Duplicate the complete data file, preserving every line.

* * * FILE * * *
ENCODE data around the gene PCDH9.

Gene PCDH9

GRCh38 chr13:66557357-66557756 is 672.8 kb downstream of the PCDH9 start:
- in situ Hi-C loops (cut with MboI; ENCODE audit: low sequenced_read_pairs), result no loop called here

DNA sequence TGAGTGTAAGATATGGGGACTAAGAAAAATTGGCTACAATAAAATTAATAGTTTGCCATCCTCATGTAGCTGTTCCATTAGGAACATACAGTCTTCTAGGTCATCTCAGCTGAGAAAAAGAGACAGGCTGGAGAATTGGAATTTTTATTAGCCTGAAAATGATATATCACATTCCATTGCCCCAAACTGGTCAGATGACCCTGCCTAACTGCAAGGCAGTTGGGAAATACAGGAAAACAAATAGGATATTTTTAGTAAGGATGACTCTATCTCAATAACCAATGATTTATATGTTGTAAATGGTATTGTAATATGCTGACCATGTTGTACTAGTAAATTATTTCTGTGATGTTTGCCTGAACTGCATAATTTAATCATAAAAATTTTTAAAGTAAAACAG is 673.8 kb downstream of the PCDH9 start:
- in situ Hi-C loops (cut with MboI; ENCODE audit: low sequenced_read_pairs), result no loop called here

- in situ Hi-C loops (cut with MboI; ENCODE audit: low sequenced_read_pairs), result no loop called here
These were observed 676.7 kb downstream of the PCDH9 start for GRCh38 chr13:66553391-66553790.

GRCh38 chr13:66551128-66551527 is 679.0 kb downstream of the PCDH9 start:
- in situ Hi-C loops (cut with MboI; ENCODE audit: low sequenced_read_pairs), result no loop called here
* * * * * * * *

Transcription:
ENCODE data around the gene PCDH9.

Gene PCDH9

GRCh38 chr13:66557357-66557756 is 672.8 kb downstream of the PCDH9 start:
- in situ Hi-C loops (cut with MboI; ENCODE audit: low sequenced_read_pairs), result no loop called here

DNA sequence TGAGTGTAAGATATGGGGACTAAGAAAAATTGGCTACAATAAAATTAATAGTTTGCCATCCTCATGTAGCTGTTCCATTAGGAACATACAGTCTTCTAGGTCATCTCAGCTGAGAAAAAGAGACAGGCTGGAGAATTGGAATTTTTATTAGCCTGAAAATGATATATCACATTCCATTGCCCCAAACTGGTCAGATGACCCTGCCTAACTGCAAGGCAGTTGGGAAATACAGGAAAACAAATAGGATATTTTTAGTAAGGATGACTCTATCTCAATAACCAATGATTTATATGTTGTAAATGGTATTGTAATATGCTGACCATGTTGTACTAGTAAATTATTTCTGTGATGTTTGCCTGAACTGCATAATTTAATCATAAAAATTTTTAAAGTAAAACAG is 673.8 kb downstream of the PCDH9 start:
- in situ Hi-C loops (cut with MboI; ENCODE audit: low sequenced_read_pairs), result no loop called here

- in situ Hi-C loops (cut with MboI; ENCODE audit: low sequenced_read_pairs), result no loop called here
These were observed 676.7 kb downstream of the PCDH9 start for GRCh38 chr13:66553391-66553790.

GRCh38 chr13:66551128-66551527 is 679.0 kb downstream of the PCDH9 start:
- in situ Hi-C loops (cut with MboI; ENCODE audit: low sequenced_read_pairs), result no loop called here